Thursday, November 30, 2006

Lebanon's Leaders Failed the Test in the 1970s, and will their successors fail it today?

As someone who witnessed the ravages of civil war in Lebanon first-hand, both in Beirut and the South, it is extraordinary that Lebanese youths would embrace the notion of living their father's and mother's youth.
In my recent trip to Lebanon, I did not sense the widescale willingness to jump back into the fire, but I was not in the country long enough to draw definitive conclusions.
As I wrote when the July war started, a bomb was being thrown into the Lebanese political system. I will post here shortly a reprint of my July 25 piece that some readers may find provocative.
Lebanese think the unthinkable: another civil war - Los Angeles Times: "Electronics student Shadi Akouri, a 23-year-old Christian, says he would 'pay in blood' for control of the Lebanese government. 'Hezbollah has arms and [is] making clear [it] wants this. OK, we want it too. If their intention is to fight, we'll fight. If you don't defend yourself, what is the point of existence?'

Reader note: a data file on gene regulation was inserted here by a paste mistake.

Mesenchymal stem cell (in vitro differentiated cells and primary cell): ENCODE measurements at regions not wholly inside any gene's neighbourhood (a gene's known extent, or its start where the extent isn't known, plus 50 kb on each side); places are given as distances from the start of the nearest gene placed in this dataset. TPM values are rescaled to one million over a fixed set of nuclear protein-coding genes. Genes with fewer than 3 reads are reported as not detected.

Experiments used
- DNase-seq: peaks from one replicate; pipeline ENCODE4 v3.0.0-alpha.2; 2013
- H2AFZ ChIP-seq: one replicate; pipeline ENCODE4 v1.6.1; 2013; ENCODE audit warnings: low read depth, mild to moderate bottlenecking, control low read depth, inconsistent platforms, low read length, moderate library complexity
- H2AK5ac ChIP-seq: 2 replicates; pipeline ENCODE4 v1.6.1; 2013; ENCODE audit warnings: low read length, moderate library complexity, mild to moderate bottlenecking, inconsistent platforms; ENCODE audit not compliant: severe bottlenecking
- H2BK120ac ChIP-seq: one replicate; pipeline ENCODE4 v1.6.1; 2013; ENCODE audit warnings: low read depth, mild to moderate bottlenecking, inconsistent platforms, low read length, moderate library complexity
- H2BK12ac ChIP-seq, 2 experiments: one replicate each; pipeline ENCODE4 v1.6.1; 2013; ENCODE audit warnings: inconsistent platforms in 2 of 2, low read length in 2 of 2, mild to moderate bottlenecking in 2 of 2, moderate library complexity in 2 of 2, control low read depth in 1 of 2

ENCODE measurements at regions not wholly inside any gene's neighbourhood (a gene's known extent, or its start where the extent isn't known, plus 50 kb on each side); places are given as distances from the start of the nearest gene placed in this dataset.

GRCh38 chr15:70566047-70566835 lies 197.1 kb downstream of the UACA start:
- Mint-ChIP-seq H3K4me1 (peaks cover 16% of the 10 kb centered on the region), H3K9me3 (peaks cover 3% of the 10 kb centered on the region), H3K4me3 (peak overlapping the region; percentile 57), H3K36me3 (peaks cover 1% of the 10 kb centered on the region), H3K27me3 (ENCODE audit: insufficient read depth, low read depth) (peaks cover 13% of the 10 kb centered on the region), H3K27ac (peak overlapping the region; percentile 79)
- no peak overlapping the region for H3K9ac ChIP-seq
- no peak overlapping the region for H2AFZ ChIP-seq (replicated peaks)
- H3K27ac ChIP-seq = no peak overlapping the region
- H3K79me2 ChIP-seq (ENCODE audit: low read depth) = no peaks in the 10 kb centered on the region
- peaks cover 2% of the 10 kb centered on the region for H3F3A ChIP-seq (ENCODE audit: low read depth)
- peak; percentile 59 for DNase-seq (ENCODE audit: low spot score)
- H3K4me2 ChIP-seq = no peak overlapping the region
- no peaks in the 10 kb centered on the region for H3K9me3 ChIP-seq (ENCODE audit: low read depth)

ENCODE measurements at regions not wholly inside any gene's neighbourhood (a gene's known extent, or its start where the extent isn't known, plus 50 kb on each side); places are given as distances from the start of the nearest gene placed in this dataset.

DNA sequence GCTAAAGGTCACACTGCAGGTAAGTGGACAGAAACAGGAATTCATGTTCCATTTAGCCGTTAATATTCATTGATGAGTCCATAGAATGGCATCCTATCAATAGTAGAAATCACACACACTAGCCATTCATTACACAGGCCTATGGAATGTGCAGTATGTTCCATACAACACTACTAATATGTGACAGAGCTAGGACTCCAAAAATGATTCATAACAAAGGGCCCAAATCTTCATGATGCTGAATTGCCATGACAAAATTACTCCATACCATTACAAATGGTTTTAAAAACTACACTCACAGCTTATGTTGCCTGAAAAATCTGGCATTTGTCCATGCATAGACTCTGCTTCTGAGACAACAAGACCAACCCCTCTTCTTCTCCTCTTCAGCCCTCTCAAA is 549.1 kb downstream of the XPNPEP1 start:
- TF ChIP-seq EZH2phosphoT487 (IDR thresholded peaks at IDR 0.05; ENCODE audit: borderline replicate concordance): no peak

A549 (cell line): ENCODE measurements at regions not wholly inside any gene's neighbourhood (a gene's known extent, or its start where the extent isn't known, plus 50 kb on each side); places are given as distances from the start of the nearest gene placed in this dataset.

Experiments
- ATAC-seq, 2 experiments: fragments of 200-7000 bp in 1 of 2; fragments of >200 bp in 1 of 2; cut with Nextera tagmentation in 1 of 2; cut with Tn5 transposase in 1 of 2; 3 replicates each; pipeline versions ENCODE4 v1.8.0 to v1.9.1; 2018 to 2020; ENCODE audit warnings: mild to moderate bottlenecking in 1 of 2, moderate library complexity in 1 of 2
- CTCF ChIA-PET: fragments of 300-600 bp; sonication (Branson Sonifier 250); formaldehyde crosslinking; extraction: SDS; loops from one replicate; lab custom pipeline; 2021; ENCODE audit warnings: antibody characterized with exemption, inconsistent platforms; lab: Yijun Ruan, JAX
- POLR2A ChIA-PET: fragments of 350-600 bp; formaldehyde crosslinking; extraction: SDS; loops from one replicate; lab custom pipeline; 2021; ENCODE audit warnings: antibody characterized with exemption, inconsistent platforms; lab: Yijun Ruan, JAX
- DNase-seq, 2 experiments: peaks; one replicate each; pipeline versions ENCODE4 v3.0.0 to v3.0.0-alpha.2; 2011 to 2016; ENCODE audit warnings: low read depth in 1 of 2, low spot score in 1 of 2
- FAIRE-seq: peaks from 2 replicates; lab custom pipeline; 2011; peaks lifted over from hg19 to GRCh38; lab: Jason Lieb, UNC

Across town, 18-year-old Hezbollah supporter Mohammed Haidar also said he was willing to give up his life. 'When you want to change the government, people always die,' said Haidar, a Shiite Muslim who says the U.S.-backed Lebanese government is illegitimate. 'I will be on the front lines. Why? Because I want to build a country where we can hold our heads up because we are Shia.'"

No comments: